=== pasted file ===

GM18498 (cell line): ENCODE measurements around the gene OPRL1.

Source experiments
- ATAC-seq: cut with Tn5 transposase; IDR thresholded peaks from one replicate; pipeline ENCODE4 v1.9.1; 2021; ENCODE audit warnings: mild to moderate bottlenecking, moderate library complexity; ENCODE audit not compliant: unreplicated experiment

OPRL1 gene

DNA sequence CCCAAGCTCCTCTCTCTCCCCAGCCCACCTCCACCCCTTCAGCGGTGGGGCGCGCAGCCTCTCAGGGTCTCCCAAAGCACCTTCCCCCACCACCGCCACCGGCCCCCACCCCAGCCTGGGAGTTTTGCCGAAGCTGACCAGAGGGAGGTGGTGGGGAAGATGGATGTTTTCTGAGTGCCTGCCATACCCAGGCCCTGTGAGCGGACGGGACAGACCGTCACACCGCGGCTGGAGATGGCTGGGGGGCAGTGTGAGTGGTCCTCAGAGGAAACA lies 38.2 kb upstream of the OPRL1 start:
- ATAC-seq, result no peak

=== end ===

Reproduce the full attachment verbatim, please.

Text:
GM18498 (cell line): ENCODE measurements around the gene OPRL1.

Source experiments
- ATAC-seq: cut with Tn5 transposase; IDR thresholded peaks from one replicate; pipeline ENCODE4 v1.9.1; 2021; ENCODE audit warnings: mild to moderate bottlenecking, moderate library complexity; ENCODE audit not compliant: unreplicated experiment

OPRL1 gene

DNA sequence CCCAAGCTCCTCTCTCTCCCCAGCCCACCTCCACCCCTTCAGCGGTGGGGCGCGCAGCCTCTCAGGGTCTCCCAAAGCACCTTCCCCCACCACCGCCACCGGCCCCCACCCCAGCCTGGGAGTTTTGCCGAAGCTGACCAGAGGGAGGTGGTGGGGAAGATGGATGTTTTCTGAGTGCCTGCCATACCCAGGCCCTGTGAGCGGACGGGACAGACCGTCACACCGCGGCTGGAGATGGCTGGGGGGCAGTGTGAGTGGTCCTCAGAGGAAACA lies 38.2 kb upstream of the OPRL1 start:
- ATAC-seq, result no peak